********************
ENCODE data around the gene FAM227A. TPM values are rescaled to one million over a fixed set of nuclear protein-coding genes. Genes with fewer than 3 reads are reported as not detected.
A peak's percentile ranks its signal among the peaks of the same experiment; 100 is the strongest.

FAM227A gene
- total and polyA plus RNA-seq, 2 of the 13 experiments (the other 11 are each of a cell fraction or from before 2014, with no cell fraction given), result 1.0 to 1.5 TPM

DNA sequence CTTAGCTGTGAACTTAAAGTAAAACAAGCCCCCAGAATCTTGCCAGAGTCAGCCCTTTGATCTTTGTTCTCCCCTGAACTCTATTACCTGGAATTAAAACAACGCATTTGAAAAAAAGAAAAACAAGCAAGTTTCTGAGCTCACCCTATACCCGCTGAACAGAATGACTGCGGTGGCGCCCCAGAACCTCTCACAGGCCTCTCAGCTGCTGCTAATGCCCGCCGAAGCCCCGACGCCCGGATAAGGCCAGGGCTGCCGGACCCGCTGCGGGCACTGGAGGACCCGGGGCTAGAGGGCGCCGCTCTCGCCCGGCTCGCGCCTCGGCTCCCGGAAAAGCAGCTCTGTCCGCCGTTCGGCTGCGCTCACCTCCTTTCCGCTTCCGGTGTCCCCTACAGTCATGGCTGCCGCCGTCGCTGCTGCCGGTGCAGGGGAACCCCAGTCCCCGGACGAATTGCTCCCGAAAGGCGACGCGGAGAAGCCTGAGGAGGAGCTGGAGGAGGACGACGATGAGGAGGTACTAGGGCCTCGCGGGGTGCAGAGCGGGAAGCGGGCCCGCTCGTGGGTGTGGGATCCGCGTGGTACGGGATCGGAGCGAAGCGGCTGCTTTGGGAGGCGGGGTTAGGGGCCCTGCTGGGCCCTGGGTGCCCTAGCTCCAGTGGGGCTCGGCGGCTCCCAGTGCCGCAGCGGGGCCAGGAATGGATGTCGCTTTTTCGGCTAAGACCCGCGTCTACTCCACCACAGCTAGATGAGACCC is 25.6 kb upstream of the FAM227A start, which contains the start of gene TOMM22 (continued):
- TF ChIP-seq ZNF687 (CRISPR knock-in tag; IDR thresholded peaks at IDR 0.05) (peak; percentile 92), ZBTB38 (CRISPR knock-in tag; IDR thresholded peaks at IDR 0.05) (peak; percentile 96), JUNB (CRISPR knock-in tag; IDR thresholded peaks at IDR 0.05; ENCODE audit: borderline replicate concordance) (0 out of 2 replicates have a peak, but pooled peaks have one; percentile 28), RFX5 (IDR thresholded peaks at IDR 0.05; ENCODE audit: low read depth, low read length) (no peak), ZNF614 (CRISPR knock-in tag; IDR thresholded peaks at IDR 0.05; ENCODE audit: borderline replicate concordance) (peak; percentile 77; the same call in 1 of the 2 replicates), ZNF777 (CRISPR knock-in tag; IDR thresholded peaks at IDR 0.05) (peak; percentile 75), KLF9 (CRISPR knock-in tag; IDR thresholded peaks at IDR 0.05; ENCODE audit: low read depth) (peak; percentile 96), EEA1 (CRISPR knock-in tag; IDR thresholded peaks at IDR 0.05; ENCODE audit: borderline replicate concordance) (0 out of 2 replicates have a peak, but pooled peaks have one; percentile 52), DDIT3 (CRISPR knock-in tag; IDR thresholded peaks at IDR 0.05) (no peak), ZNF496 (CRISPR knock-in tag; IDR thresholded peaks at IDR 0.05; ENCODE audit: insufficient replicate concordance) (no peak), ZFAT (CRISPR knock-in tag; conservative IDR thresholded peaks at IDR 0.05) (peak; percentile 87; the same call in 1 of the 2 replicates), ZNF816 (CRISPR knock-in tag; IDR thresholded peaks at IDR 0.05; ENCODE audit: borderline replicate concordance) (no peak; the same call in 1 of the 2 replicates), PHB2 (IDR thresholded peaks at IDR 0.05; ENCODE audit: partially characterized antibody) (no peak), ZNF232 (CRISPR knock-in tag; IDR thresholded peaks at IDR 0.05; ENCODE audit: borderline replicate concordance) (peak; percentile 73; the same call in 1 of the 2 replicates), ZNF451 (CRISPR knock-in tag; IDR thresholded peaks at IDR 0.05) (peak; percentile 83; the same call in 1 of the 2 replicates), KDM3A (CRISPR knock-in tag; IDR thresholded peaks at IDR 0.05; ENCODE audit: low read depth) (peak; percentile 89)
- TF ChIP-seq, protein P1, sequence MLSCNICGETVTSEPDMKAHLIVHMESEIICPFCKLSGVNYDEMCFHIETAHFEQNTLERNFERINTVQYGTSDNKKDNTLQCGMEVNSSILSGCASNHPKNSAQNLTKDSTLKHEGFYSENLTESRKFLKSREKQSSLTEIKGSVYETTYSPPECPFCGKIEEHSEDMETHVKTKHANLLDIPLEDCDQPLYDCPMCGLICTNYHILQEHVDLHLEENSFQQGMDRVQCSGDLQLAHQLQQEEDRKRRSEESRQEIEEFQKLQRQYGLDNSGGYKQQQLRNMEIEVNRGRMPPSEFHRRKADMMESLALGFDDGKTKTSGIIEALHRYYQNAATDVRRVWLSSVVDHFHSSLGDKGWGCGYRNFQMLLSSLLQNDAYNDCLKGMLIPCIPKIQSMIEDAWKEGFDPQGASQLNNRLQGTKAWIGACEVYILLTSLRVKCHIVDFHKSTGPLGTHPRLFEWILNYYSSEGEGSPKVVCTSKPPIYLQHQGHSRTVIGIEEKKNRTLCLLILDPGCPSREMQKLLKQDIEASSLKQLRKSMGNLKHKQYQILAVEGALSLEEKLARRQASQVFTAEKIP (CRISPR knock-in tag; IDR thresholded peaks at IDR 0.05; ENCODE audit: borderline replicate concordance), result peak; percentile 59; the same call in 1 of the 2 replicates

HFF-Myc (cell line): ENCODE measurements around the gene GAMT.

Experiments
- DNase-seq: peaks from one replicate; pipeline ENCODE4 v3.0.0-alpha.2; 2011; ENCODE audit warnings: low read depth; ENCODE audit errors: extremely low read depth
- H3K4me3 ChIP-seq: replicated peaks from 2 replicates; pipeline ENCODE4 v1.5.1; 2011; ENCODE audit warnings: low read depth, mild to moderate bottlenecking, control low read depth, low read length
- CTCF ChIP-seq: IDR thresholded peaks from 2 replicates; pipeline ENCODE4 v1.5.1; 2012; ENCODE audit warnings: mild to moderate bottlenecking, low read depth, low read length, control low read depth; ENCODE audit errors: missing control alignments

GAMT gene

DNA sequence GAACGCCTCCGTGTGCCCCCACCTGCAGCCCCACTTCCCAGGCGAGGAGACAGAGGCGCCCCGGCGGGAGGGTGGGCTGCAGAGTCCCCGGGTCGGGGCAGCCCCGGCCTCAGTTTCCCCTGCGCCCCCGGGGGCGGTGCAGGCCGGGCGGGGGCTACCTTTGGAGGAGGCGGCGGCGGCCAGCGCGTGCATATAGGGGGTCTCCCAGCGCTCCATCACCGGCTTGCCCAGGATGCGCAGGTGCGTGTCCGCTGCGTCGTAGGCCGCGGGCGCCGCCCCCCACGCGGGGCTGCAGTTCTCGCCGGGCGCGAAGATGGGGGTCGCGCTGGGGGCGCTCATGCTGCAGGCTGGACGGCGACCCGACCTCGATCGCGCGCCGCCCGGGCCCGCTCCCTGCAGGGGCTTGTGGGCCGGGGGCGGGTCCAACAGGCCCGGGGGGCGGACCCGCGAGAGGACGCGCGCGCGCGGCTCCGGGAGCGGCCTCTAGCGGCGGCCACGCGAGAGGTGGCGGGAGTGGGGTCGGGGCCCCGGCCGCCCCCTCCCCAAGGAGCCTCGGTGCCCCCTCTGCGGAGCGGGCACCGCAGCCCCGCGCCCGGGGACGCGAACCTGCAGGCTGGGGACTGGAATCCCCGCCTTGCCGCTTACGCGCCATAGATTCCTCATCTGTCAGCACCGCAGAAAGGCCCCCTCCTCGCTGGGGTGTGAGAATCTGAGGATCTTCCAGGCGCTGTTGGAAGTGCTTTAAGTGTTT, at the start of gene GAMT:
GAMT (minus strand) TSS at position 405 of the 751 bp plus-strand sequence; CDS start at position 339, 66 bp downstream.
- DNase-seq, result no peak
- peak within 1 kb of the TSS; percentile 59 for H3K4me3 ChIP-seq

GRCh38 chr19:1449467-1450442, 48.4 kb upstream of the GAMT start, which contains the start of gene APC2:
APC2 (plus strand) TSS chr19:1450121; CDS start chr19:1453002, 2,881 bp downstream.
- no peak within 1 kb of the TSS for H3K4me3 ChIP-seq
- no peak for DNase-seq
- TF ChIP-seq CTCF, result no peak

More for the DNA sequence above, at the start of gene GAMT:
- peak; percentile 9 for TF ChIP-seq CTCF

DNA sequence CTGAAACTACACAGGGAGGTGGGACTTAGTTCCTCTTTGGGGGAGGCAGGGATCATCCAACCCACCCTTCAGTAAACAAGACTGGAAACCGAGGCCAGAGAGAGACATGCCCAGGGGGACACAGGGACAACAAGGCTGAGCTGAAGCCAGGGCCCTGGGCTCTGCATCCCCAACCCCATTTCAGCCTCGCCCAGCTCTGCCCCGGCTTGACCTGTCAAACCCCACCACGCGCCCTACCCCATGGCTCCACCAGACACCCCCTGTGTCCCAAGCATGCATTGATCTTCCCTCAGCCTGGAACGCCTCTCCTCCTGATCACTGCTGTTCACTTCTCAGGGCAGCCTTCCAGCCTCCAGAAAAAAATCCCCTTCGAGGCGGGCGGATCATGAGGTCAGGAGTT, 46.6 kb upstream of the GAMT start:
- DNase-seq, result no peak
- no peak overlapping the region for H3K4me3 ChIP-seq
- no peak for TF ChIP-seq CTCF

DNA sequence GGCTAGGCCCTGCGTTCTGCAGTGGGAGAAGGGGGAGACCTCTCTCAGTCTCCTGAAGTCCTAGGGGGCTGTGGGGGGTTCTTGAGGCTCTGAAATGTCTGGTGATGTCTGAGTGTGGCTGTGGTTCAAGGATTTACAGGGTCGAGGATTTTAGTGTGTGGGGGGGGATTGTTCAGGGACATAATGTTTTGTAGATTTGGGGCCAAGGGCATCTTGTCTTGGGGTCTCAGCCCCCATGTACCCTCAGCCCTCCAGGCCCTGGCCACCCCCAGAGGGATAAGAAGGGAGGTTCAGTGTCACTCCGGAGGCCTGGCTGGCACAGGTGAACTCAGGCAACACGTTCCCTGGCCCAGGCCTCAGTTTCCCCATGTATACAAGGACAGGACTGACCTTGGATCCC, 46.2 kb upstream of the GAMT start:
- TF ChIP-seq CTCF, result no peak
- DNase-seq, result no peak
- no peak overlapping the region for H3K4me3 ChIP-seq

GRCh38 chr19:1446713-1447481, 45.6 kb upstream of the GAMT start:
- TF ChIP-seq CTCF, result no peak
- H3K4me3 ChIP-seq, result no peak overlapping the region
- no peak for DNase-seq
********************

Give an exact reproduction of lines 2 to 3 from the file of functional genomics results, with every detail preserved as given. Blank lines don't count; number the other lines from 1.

A peak's percentile ranks its signal among the peaks of the same experiment; 100 is the strongest.

FAM227A gene